FROM June till mid August, Gideon Downs and little Emmy sailed with Captain Spruce. Then, while the Parsons was taking on her load at Cleveland in readiness for the northward trip, the second mate sought out the captain.

"1 calc'late," said the young man, "that you want me to keep on for the season?"

Captain Spruce nodded.

"I'm willin'—exceptin' for one day. I got to be in Detroit on the fifth of September, cap'n. There ain't nothin' must keep me away. I figger it we'll he about hittin' the Detroit River on the third or maybe the fourth, so's I could git off with Emmy, in the mail boat. 'Twouldn't he necessary for me to stay long—jest for the day, maybe. Then I could take the train and meet the Parsons in Cleveland, gittin' there most as quick as she will. Is that there suitable to you, cap'n?"

Captain Spruce nodded again, but with ill-concealed curiosity. "I guess we can git along that far without you," he said. Then, after a pause: "Goin' to see your wife?"


P21, Collier's weekly, 30 Aug 1913--The Fifth of September.jpg

"On the fifth of September," said Gideon, like one repeating a formula—or a ritual. "I'm a-goin' to see her. I promised I'd be there"


"On the fifth of September," said Gideon, like one repeating a formula—or a ritual. "I'm a-goin' to see her. I promised I'd be there—me and Emmy."


THE run to Superior was accompanied by fair weather, but once the nose of the Parsons pointed southward again the greatest of the lakes rose in fury against her. For days and nights she surged and plunged onward, decks awash, superstructure wrecked, boats crushed, seams aleak. But she was a stanch vessel built against such emergencies, and manned by able sailormen, she came safely through, hut sore and strained and bearing many scars of furious combat.

Nor did the crew pass the ordeal without harm. Half a dozen men were injured, some more, some less: Second Mate Gideon Downs, in traversing the deck, had been seized by a wave and hurled against the deck house, but for which he would have been swept overboard. It took toll of him in the shape of a leg broken above the knee.


ROUGH but none the less skilled surgery did its best; at the Soo a physician examined the splints and pronounced the setting good, and would have had Gideon sent ashore to a hospital, but the injured man would not be moved, became excited, demanded that Captain Spruce be sent for.

"I can't git off here," he said wildly to the captain. "I got to be there on the fifth of September—I got to be. I promised."

Captain Spruce looked at the doctor, who nodded. It would not be safe to go contrary to the man's will, his fixed purpose, in his condition, and Gideon remained aboard.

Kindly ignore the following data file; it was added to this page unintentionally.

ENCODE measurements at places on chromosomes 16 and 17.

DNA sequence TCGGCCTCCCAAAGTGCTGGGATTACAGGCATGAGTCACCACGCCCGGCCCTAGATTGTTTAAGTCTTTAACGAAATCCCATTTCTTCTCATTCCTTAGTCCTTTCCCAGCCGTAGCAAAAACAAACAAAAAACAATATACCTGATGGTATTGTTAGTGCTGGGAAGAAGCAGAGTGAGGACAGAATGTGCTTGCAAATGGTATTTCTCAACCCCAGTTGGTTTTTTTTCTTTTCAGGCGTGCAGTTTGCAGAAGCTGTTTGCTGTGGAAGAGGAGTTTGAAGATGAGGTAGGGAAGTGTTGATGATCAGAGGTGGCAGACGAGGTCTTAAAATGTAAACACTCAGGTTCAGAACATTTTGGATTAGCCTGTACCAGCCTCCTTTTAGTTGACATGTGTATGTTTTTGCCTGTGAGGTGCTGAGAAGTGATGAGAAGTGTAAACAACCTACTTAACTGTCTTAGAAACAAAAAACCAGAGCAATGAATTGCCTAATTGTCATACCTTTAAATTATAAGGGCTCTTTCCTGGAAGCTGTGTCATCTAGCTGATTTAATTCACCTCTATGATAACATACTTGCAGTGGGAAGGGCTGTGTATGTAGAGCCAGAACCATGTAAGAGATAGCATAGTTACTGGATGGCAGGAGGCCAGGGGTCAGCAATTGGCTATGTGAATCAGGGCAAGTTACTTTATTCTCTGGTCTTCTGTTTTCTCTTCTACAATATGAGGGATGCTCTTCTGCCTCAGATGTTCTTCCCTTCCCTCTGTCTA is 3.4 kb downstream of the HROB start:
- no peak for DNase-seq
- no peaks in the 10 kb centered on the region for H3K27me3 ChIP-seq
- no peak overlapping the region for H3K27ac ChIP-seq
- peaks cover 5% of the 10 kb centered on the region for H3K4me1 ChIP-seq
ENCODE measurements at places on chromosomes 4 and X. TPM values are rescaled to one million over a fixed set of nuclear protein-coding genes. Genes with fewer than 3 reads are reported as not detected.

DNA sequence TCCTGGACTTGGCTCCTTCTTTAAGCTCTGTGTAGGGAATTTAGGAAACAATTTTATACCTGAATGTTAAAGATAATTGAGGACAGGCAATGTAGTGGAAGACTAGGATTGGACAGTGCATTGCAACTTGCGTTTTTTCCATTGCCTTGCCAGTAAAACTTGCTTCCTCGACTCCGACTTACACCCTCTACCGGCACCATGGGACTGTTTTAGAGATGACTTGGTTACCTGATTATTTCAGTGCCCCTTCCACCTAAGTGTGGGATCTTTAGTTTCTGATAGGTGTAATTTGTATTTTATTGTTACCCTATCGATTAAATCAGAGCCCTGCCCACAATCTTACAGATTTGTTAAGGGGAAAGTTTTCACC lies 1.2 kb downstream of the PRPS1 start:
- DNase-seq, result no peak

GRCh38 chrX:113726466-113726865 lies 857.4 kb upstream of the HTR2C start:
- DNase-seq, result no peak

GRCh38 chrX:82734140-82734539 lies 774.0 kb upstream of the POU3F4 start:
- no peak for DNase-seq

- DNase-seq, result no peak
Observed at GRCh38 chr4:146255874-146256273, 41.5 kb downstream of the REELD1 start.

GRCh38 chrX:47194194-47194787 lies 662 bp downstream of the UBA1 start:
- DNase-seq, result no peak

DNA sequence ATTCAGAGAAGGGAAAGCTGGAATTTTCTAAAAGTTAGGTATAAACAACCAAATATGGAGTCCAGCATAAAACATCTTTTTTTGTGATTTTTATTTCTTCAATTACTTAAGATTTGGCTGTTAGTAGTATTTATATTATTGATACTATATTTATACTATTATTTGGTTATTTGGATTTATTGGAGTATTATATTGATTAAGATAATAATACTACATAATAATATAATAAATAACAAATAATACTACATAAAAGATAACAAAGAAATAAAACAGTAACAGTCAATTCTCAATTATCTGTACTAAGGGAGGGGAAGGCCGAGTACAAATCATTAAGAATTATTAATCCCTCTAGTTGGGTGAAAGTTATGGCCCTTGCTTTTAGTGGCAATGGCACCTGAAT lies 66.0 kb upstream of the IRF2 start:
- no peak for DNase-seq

To Captain Spruce it seemed that the fifth of September possessed the man like a monomania. He repeated the words over and over: he assured little Emmy as she sat timidly on his bed that they would not fail, that they would be at the appointed spot on time. On the very spot. "I showed Mommy the spot where we'd be waitin'—and we got to be there, hain't we?"

It was when they entered the St. Clair River that Gideon first conceived the impossibility of getting ashore at Detroit by way of the mail boat. To do so it was necessary to descend a ladder into a rolling, tossing skiff, and thus to he conveyed to land. It was a dangerous, difficult feat for a well man—impossible for one with a fractured limb. Again he summoned the captain to him.

"Cap'n," he began weakly, yet with excitement in his voice, "be you int'rested in folks' souls? What would you do, cap'n, to pervent one from goin' to hell?"

The captain looked at him long, perceived he was not delirious, and answered: "I'd do consid'able, Gideon, I reckon, consid'able."

"Cap'n, if I hain't ashore fifth of September, a woman's goin' to hell. She's my wife, cap'n—and Emmy's ma—and she's goin' to hell if I don't come. I promised her I'd he there, cap'n, and p'inted out the spot where I'd he standin'. She'll look for me—and Emmy—and if we hain't there she'll think we've failed her, and, cap'n, she—won't be able to—to stand it. It'll drive her down, cap'n."


CAPTAIN SPRUCE had no words. To soothe such emotion he was unskilled, but he put a gnarled hand on the young man's shoulder and patted it comfortingly. "There," he whispered, "there—there."

"You got to land me, cap'n. I can't git ashore no other way. Land jest for a minnit, long enough to se me ashore. Put me into a carriage with Emmy, cap'n, and that's all I ask. you'd do that to save a sould, cap'n, wouldn't you? Wouldn't you, cap'n?"